With Donald Trump and his future wife, Melania, in 2000. Photograph: Davidoff Studios Photography/Getty Images

Yet this was the 80s. So even though Prince Andrew’s relationship with the actor Koo Stark at the start of the decade was mainly a problem for the Queen, according to rumour (of particular concern was the film Cruel Passion, in which Stark's character gets raped by a peer and two grave diggers, and is savaged by alsatians), there was also an amount of feminist disquiet. I mean, nobody thought that every relationship ought to end in marriage, least of all an 80s feminist. But a relationship with a woman who, never mind a ring on her finger, would probably not be allowed round an aristo dining table … it looks a tiny bit like using her. As an understanding of women as equals gained ground as the normal way to look at the world, Prince Andrew was increasingly marginal to that.

He was redeemed in the mainstream by his stint as a helicopter pilot in the Falklands war, though that generated some stomach-churning brown-nosing: “His arrival on the scene has given a new meaning to the initials HRH. With Andrew, they stand for His Royal Heart-throb,” is a line biographer Andrew Morton must surely have paid for in self-respect. “Warrior prince” came up a lot, too. So for a while, Prince Andrew was just Classic Royal, maybe a wastrel and a gadabout in peacetime, but a standup guy in a war. And then in 1986 he married, and all the Queen’s qualms were soothed. For about one second.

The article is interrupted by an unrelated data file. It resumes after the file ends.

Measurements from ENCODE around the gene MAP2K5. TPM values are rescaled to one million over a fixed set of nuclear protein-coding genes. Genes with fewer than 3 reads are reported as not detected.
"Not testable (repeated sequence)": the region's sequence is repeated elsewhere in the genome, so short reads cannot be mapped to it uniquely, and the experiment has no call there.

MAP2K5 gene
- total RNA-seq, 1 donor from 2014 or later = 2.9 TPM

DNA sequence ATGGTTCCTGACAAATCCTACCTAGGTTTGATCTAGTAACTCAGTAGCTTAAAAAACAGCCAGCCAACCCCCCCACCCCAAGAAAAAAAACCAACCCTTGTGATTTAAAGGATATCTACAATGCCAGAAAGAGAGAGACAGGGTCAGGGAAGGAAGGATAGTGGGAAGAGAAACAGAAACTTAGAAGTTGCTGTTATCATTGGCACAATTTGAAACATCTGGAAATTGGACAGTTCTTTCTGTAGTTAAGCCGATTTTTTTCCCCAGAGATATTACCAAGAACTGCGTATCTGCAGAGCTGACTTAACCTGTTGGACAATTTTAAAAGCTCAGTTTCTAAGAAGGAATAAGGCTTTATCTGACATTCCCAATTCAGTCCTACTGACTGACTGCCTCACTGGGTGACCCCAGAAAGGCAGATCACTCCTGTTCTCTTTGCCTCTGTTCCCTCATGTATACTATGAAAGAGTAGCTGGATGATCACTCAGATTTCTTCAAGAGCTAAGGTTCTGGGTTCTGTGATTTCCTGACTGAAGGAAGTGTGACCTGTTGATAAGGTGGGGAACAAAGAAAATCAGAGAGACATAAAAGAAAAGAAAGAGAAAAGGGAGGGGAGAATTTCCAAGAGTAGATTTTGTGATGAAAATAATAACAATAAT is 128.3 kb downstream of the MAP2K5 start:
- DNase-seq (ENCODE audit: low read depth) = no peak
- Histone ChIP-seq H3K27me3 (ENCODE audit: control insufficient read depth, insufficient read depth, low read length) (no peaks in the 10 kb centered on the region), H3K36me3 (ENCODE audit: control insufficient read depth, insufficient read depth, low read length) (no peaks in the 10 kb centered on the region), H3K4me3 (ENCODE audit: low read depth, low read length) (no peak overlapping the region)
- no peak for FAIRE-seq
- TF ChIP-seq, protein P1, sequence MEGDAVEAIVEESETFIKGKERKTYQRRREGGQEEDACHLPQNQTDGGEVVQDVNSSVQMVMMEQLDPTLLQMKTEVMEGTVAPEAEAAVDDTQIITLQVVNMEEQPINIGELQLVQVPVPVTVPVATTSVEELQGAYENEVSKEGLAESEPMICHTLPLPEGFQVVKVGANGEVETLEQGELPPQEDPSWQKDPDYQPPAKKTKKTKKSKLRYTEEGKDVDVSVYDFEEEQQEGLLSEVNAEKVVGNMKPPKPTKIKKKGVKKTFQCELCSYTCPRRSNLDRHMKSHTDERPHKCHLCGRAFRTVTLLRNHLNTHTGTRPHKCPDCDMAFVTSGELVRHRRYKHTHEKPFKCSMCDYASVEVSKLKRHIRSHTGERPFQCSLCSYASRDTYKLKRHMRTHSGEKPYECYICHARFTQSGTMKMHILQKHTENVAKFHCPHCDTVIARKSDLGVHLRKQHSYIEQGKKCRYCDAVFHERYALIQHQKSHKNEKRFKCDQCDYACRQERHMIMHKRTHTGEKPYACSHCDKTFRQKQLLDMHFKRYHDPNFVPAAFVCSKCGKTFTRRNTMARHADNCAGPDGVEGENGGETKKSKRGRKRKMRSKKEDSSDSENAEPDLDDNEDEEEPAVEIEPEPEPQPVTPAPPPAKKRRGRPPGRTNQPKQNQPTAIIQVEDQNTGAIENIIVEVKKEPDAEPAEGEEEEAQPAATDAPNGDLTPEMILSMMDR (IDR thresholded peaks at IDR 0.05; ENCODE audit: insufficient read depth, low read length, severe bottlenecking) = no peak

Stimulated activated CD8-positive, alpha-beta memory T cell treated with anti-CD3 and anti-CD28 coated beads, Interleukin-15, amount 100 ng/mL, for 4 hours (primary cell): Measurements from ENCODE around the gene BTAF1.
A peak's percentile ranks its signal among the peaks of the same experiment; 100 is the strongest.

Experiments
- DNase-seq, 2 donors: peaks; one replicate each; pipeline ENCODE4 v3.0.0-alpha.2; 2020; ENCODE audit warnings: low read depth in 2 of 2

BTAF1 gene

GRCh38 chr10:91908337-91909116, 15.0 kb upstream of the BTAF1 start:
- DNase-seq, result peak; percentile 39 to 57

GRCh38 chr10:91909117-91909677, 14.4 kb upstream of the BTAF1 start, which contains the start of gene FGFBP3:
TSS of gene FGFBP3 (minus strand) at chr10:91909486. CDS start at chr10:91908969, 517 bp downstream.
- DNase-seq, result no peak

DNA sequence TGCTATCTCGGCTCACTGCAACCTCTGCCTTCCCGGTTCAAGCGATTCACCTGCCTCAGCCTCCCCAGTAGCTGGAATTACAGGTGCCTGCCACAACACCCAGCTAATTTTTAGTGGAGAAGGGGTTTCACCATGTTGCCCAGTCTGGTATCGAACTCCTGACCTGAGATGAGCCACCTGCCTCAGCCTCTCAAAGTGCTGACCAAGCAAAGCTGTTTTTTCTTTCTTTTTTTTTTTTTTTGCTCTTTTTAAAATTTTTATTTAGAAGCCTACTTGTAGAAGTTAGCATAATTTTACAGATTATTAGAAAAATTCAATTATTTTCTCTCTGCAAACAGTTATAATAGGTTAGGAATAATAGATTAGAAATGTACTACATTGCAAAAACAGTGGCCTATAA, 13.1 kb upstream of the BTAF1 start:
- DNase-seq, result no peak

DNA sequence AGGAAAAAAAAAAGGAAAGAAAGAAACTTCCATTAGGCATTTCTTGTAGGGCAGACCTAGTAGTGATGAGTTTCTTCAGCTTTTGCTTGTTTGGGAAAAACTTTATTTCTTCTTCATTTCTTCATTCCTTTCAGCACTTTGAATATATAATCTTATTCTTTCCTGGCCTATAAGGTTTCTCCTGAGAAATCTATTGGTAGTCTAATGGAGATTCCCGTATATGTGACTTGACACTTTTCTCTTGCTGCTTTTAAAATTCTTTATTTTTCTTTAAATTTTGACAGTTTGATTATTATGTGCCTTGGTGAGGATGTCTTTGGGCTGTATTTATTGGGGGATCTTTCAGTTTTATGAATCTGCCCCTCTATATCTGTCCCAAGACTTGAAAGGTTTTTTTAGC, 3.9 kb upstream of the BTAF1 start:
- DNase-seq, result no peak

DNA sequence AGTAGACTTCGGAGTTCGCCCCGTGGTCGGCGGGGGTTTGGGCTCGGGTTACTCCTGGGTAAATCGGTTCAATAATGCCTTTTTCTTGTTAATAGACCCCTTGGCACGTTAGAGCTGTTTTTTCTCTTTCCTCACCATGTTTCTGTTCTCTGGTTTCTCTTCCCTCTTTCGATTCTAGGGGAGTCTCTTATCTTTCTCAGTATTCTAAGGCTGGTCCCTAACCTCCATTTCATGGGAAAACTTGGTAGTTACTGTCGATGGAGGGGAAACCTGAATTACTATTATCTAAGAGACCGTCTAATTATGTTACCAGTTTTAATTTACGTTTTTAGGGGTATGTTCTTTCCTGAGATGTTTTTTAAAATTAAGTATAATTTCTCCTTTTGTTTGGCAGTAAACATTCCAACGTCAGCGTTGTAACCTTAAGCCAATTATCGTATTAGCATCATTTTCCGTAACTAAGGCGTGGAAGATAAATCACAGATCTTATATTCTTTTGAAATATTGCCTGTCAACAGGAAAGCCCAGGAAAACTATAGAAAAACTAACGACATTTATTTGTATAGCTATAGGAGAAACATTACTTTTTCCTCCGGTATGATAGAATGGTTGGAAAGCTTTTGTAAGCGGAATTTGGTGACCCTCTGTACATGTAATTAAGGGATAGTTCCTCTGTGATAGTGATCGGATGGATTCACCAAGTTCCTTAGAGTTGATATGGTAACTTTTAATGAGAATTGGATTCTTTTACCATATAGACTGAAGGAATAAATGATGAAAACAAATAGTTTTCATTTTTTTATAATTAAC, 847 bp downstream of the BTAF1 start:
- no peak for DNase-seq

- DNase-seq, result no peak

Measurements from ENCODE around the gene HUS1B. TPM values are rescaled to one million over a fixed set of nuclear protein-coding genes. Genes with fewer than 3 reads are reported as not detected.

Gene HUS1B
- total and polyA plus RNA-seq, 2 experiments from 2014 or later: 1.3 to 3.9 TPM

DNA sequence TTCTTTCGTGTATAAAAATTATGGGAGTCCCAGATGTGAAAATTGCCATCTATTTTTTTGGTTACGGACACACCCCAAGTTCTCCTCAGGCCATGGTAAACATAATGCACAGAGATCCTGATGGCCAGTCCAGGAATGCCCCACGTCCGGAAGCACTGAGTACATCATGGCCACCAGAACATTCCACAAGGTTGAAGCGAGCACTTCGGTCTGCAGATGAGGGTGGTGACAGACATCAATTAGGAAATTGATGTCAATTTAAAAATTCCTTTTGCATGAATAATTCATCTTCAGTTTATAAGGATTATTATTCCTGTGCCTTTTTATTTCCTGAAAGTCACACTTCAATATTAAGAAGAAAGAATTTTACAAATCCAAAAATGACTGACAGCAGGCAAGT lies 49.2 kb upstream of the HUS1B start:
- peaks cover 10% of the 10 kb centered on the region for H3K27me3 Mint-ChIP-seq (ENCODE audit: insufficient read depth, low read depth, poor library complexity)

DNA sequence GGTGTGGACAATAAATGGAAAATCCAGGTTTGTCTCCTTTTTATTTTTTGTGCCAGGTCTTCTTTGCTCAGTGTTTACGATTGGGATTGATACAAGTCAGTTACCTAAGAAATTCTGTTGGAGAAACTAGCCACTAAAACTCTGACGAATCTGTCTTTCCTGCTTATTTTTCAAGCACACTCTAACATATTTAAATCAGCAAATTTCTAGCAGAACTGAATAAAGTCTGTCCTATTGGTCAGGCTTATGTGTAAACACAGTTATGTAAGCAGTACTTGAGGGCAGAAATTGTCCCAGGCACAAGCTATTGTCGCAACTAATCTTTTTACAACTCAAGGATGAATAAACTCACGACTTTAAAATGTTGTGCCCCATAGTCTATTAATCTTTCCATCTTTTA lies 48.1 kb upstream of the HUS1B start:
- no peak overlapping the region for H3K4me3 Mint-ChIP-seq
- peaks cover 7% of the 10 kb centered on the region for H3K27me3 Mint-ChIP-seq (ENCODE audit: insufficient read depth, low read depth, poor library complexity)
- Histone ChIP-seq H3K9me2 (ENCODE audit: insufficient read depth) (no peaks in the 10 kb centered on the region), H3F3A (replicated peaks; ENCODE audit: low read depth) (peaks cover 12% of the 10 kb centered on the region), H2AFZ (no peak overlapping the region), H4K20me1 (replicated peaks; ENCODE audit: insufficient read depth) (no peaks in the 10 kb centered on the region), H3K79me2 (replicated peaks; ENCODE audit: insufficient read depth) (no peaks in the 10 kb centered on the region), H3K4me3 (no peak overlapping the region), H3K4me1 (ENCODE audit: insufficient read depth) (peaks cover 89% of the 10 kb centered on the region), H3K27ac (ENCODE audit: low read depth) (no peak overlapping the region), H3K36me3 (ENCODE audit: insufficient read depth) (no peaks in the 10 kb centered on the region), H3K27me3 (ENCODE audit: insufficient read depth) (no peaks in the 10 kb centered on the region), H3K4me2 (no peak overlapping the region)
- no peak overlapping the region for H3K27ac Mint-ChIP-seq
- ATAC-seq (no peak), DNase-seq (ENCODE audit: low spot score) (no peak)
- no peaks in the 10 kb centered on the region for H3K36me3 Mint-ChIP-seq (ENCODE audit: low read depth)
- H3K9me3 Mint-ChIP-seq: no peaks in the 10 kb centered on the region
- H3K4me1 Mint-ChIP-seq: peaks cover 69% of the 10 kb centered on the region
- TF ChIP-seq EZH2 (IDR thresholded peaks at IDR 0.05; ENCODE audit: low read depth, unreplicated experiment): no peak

The union with Sarah Ferguson was not an especially happy one – 10 years later, Ferguson joked that she passed the time renting videos while he frolicked with 27 concubines – but rich people’s unhappy marriages aren’t fundamentally more interesting than regular people’s. When they separated in 1992, their problems became more specific: it was the same year as Charles and Diana separated. Because Andrew and Fergie had always seemed like more of a joke couple, a bit more boisterous, a bit less dignified, and because of the lurid infidelities that surrounded the split (obviously, the toe-sucking stands out – if you’re too young to remember all this, I would strongly discourage Googling it), theirs seemed more like a comedy subplot to the main tragedy. Yet both divorces represented quite a serious crisis for the royal family. As Mayer explains: “The monarchy is smoke and mirrors. It exists, and there is a consensus, though a fraying one at this point, because it appears to have a unifying representation of the ideals and values of the nation. So when they started getting divorced, there was a sense that they were reflecting too accurate a portrait of who we really were.”